“Two million winters have shaped a creature who attempts to survive here long after others have fled–the bison. A muscular hump supports a massive head, a snow plow that clears away drifts and uncovers buried grasses. A dense coat and layers of fat stave off the punishing wind and cold. These beasts carry winter with them every step. They’re the descendants of survivors from a past world.”
And according to this Smithsonian Channel video from the program Epic Yellowstone: Fire and Ice, “if it wasn’t for a hidden herd in the deepest reaches of this National Park, bison would have been wiped out in the late 1800s. Today, thousands of them thrive.”
See how Yellowstone bison are biologically built for surviving harsh winters and learn a bit more about their history there. The narration is accompanied by beautifully filmed slow-motion footage that ends as they begin to migrate. Where do these incredible creatures go when it’s too cold, even for them? From YellowstonePark.org:
During the winter season, bison head to lower ground in the north area of Yellowstone. The snow and temperatures are milder there, and it’s easier to feed on grass under the snow. This can mean that hundreds of bison migrate to Lamar Valley, Mammoth Hot Springs, Old Faithful area and sometimes cross Yellowstone’s border into private ranches in Montana. To avoid contact with livestock, states work with Yellowstone to keep the herds near the border and direct livestock to other grazing grounds. This also helps the bison have a shorter return to Yellowstone in warmer weather.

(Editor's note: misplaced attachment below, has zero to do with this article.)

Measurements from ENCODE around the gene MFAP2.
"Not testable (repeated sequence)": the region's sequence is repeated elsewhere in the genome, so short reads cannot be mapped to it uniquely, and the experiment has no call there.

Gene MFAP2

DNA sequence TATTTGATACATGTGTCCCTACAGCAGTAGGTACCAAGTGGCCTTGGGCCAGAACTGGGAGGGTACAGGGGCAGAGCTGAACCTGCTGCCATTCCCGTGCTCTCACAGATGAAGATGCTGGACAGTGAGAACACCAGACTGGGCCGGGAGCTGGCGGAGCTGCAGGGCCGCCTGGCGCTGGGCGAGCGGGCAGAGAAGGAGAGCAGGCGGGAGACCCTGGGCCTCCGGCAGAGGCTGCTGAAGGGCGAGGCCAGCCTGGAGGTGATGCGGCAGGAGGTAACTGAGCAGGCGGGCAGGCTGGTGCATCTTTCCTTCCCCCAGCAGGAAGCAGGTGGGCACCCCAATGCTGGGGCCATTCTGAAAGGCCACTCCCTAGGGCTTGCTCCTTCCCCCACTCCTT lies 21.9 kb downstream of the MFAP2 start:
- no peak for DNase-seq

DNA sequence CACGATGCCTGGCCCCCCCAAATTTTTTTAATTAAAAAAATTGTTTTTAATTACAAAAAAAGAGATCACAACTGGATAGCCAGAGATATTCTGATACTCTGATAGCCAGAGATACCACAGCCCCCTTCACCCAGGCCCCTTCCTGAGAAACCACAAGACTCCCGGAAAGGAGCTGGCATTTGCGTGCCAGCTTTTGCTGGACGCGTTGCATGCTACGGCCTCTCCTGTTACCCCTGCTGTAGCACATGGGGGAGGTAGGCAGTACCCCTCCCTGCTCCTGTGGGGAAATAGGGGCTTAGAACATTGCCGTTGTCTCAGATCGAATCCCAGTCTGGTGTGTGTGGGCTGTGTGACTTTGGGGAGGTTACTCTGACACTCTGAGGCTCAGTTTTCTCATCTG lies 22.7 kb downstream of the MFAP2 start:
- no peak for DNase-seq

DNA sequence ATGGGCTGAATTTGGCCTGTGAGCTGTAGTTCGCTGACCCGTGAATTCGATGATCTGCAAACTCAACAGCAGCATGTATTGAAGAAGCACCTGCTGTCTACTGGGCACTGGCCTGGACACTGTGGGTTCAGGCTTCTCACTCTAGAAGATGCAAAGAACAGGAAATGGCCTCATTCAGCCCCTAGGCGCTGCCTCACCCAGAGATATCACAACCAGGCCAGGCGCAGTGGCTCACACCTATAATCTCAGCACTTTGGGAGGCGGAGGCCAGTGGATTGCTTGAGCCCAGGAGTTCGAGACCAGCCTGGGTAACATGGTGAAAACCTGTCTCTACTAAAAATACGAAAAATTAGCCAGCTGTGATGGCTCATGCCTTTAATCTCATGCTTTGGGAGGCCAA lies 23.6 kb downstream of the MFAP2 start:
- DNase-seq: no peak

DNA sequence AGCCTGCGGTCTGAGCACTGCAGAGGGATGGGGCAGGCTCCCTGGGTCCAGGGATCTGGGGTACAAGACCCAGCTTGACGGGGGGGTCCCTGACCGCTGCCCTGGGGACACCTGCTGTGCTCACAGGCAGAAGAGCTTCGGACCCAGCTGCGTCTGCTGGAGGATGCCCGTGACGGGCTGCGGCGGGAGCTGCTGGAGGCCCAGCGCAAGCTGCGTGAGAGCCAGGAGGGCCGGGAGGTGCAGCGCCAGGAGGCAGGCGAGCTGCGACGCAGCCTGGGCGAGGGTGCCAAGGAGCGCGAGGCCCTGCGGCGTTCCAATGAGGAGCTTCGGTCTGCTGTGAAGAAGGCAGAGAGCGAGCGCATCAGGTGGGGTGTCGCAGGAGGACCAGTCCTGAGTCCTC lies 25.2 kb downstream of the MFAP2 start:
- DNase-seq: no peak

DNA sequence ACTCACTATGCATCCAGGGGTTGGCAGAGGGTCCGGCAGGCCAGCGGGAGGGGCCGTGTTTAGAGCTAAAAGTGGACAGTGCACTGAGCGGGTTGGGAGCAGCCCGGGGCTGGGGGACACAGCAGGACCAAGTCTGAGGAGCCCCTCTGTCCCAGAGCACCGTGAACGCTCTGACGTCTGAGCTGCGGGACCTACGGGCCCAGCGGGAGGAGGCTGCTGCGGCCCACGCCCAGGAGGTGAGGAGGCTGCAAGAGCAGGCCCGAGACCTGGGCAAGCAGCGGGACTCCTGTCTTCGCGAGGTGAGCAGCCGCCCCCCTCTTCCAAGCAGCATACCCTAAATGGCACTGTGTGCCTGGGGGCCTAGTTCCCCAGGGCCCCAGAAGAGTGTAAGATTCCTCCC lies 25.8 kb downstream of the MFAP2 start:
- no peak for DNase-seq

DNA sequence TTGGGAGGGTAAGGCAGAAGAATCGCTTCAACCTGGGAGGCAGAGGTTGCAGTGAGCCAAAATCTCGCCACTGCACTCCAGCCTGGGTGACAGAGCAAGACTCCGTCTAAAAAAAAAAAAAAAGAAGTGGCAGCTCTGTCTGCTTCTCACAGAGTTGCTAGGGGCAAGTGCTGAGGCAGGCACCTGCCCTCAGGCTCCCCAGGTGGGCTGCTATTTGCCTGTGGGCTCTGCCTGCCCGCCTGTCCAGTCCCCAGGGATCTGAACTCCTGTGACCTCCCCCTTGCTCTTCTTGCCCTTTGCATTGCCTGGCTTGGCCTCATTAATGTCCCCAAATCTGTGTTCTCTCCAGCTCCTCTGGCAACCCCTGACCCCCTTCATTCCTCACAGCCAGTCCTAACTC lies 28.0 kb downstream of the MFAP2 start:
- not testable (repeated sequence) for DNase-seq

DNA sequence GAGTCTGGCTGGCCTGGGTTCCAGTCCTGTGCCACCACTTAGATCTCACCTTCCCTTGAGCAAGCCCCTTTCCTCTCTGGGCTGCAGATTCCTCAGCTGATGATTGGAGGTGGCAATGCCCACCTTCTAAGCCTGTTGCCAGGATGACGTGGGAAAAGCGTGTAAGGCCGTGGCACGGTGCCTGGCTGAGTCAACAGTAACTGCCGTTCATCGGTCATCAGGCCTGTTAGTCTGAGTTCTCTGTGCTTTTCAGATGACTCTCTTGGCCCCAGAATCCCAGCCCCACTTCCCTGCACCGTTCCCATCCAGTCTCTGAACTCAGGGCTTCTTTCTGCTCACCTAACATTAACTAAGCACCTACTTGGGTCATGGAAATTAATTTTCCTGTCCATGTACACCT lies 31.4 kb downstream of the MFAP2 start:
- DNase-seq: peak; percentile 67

The quiet one-minute clip below, by Karen Moureaux, captures how a lone Yellowstone bison forages for grass under the snow. Plus, from NPS.gov:
Yellowstone is the only place in the United States where bison have lived continuously since prehistoric times. We know they lived here in centuries past due to fossils, oral histories from Indian tribes, and the stories of the earliest travelers to this region. Yellowstone bison historically occupied approximately 7,720 square miles (20,000 sq km) in the headwaters of the Yellowstone and Madison rivers. Today, this range is restricted to primarily Yellowstone National Park and some adjacent areas of Montana.
For more bison history, watch this next: Buffalo ≠ Bison. Plus, more Yellowstone.
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